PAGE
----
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Saratoga Springs, N.Y.

Best known for the Saratoga Race Course, Saratoga Springs is a quaint upstate New York town with a historic past, scenic orchards, abundant farms, and tons of hiking paths. In summer, locals love to rent cottages on the shores of Saratoga Lake and kick back and relax while enjoying the natural beauty of the Adirondacks.

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Savannah, Ga.

Not too far from the glitz and glamour that is Atlanta, Savannah is a lesson in Southern elegance. Filled with romantic Southern live oaks and antebellum buildings draped in Spanish moss, it’s hard not to fall in love with this city. Georgia’s history of racism, slavery, and resistance to progress on civil rights are also prevalent here and can be learned about through walking tours and museums.

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Sedona, Ariz.

Sedona is Arizona’s spiritual hub. Covered in deep red rocks and nestled under jaw-dropping mountains and pine forests, Sedona is full of high vibrational energy — literally. There are purported to be several concentrated energy vortexes in Sedona where people have reported feeling ranges of sensation across their skin. Many of the crystals and rocks found in the natural Sedona landscape contain the same buzzy energy from those vortexes so you can take a piece of those good vibes home. Sedona is also not far from the Grand Canyon. People staying in Sedona often take day trips to this stunning natural wonder.

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Sitka, Alaska

Sitka sits between Alaska’s Three Sisters Mountains and the Gulf of Alaska. This remote town is a gorgeous destination for any outdoor adventurer who loves to hike, boat, kayak, or even climb — and we can’t forget about the various fishing opportunities as well.

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Sonoma, Calif.

California wine country is deservedly known as one of the most beautiful places in America, with Sonoma leading the pack. After a devastating wildfire last year that damaged a lot of the town, it’s more important now than ever to visit wine country and give back to a formerly thriving and gorgeous vineyard community that deserves to be brought to its full potential again. Just a little north of San Francisco’s Golden Gate Bridge is the city of beautiful Sonoma. Full of over 400 wineries, redwood forests, and a historic mission, this iconic California town is dotted with charming inns, hotels, and some of the best fine dining experiences in America. Truly, Sonoma will take your breath away.

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St. Augustine, Fla.

Step outside of everything you thought you knew about Florida in St. Augustine. One of the top destinations in the state that aren’t Disneyworld, and the oldest city in the U.S. founded by European settlers, St. Augustine is shrouded in Spanish influence from its architecture to its food. The Lightner Museum is a cool antique museum inside of a hotel from the 1800s! Castillo de San Marcos has a seventeenth-century drawbridge that leads to a fortress. Visitors can enjoy the shops and tasty restaurants on George Street, or take in some nature in Anastasia State Park.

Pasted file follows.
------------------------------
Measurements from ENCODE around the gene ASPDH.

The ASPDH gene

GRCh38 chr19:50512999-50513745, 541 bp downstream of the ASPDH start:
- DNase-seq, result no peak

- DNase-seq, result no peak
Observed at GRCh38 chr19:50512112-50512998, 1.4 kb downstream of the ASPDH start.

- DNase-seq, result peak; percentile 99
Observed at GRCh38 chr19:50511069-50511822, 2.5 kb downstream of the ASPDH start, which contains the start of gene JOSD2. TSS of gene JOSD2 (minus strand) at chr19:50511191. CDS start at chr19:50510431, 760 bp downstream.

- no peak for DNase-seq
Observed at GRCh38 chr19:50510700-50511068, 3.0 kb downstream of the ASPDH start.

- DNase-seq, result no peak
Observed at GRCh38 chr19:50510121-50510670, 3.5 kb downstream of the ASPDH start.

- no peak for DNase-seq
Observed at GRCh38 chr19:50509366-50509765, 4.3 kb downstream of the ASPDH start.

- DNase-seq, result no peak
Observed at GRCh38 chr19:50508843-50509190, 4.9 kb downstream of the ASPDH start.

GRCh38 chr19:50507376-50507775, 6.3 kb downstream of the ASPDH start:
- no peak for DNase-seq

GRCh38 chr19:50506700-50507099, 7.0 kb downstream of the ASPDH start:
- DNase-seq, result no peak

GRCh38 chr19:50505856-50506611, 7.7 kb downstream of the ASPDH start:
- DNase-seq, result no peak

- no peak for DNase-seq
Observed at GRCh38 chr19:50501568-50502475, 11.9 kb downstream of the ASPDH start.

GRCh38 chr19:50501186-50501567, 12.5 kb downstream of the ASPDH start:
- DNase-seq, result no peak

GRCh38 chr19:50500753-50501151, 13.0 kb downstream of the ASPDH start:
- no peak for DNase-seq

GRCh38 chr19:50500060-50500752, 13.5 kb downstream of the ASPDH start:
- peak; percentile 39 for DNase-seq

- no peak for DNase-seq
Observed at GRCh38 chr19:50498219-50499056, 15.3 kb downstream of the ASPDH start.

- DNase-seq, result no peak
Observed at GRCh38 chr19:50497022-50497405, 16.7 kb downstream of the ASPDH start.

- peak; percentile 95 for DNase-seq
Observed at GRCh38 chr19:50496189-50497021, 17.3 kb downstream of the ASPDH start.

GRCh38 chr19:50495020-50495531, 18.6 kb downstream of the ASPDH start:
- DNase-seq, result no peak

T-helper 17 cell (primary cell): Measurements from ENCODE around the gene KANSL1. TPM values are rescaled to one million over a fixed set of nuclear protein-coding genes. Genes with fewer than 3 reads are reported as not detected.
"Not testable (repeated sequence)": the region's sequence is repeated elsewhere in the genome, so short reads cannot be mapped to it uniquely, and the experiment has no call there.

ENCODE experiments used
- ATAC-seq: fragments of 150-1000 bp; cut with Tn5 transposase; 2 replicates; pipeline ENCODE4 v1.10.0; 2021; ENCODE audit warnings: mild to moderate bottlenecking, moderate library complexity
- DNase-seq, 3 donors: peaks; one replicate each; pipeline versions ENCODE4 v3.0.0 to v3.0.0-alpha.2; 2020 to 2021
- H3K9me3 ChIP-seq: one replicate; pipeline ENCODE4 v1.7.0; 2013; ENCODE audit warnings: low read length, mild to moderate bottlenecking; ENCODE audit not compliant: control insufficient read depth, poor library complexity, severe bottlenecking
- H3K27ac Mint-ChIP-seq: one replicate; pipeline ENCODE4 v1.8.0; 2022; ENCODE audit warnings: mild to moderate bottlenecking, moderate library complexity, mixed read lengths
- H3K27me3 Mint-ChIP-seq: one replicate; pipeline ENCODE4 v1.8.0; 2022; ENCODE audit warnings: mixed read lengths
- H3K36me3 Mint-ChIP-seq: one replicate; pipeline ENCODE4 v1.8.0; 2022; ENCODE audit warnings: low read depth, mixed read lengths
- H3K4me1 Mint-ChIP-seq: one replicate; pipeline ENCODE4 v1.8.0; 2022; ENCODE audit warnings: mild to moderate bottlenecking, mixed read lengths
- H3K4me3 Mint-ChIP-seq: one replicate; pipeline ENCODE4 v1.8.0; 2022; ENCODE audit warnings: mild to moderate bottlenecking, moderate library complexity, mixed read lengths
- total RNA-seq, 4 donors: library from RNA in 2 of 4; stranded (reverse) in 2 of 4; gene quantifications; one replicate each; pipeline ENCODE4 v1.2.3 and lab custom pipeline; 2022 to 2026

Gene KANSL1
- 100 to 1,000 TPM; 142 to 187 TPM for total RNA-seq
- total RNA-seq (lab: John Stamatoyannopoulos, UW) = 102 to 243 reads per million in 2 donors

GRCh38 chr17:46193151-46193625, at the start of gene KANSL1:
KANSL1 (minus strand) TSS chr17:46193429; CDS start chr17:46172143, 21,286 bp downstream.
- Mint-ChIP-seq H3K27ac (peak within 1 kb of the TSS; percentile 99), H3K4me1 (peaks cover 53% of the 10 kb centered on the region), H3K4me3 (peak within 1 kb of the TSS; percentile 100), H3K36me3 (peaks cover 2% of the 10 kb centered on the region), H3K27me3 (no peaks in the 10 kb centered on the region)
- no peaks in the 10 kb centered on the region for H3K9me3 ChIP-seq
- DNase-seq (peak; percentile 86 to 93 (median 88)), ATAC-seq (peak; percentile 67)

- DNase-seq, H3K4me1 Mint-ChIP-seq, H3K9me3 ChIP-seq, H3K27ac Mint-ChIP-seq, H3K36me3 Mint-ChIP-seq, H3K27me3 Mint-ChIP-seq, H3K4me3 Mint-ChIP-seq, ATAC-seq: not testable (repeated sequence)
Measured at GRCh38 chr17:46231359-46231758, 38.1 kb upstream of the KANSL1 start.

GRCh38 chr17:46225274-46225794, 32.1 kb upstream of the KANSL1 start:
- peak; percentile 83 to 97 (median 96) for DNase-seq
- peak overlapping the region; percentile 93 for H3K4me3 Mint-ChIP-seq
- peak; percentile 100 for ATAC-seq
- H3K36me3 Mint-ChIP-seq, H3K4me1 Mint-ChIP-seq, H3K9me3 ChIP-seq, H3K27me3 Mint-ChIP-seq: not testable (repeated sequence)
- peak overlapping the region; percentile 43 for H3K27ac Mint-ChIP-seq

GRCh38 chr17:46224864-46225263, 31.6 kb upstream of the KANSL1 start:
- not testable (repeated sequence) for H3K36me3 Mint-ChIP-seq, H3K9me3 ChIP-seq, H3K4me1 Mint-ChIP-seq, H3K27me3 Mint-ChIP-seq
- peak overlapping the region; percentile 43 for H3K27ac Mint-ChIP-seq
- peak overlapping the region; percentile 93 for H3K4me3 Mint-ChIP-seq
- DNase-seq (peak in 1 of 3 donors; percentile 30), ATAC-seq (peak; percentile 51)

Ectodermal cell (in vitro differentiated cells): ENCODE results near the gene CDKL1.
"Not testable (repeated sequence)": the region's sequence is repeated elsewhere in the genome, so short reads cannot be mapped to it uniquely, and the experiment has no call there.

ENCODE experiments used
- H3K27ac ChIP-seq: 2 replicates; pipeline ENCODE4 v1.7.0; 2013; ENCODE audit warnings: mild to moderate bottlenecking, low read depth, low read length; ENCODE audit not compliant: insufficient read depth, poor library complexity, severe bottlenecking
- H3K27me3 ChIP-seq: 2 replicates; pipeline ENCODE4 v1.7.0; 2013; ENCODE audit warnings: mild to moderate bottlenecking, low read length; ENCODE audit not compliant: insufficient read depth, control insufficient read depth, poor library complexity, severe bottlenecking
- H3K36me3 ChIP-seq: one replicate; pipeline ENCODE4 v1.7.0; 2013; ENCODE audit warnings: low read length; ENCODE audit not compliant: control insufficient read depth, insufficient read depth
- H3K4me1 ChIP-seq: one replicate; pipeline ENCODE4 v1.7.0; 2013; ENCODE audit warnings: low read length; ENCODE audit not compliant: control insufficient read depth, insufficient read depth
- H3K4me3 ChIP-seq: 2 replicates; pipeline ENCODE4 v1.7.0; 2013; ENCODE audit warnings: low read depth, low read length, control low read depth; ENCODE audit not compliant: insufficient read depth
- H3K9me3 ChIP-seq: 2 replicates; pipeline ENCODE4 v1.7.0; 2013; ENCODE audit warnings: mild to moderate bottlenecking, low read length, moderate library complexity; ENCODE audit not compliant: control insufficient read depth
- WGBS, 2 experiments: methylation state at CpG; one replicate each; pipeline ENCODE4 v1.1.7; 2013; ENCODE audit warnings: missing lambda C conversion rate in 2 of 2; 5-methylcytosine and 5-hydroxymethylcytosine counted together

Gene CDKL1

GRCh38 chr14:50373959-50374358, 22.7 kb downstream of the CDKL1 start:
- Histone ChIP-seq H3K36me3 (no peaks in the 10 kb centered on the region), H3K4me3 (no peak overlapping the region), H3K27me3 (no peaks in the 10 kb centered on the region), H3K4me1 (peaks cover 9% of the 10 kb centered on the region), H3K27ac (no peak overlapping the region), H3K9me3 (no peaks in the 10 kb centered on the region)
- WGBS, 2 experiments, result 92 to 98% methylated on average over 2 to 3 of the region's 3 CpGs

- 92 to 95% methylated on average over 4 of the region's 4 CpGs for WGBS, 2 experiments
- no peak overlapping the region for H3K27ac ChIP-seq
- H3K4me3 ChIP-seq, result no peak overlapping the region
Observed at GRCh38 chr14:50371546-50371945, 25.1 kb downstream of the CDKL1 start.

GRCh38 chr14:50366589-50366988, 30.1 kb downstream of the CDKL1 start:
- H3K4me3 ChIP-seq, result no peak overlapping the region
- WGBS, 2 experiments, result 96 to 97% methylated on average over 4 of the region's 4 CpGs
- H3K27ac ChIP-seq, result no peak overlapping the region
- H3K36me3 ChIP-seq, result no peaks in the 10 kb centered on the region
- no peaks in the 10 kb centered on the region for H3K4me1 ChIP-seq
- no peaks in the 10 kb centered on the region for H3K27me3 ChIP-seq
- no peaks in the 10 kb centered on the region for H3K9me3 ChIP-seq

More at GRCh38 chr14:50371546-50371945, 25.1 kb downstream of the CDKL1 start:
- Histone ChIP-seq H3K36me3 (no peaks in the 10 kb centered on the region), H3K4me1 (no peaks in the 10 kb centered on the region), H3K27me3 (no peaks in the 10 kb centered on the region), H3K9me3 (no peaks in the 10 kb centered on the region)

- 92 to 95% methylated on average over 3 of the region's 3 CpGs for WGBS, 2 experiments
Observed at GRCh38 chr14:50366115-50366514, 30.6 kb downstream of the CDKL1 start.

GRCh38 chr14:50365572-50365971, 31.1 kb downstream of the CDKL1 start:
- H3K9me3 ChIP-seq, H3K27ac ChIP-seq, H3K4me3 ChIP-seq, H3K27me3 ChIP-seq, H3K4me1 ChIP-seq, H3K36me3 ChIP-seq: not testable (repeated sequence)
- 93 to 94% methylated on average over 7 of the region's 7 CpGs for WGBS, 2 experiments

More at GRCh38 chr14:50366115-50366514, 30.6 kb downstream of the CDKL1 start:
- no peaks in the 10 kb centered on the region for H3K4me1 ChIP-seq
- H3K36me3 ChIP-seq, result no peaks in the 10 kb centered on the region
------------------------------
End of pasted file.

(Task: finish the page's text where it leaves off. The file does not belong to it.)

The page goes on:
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Stowe, Vt.

Stowe is so dedicated to skiing that it even houses the Vermont Ski Museum. This little Vermont town has much more to offer, however, with the Trapp Family Lodge drawing fans of The Sound of Music, who come to enjoy skiing as well as concerts in the summertime. Stowe is also not far from the Ben and Jerry’s Ice Cream Factory, the Cold Hollow Cider Mill, or the Cabot Cheese Outlet. Stowe’s natural beauty not only makes outdoor recreation more enjoyable, but it also makes for great scenic walks and drives, particularly in the fall. Its food scene is also quite vast and adventurous, and you won’t feel the need to go far for a good meal.

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Taos, N.M.

Two hours from Santa Fe, you can discover the lesser-known destination of Taos, a fantastic destination in New Mexico that’s great for an affordable family summer vacation. You can go any time of year, however; Taos is great for skiing and art, and the Taos Ski Valley is a must for anyone wanting to try out the Southwestern slopes. You can also make a trip to visit the Taos Pueblo, a Native American community just north of town that’s open to visitors as long as you’re respectful. The Rio Grande also means plenty of available river adventures, and the Enchanted Circle is a self-guided driving tour taken by many visitors through the scenic surroundings of Taos.

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Vail, Colo.

This Colorado town is the perfect place to ski, snowboard, golf, hike, and fly fish. Known mainly for Vail Ski Resort, one of the most famous ski destinations in the world, the alpine village of Vail is as naturally beautiful as the celebrities who come to visit its 350,000 acres of national forest. After hitting the slopes many Vail residents and visitors like to indulge in aprés-ski activities such as drinks, dancing, and enjoying delicious meals at some of Vail’s fine restaurants.

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Waimea, Hawaii

Waimea, also known as Kamuela, has one of the largest cattle ranches in the U.S. This gorgeous ranch town with its miles of sprawling greenery can trace its roots back to Mexican cowboys brought to Hawaii in the 1830s, and is a popular Hawaiian destination for rodeos and horseback riding.

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Woodstock, Vt.

In the heart of the Green Mountains lies Woodstock, Vermont. Beautiful hemlock groves in the Marsh-Billings-Rockefeller National Historic Park and the Ottauquechee River are scenic standouts in this pleasant New England town. Get lost walking through streets of restored Georgian, Federal-style and Greek revival homes and taste the freshest maple syrup imaginable at Woodstock’s Sugarbush Farm. Looking for other goodies and treats besides maple syrup and Ben & Jerry’s ice cream? Check out the best food and drink in Vermont.

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The Most Beautiful Towns in America Gallery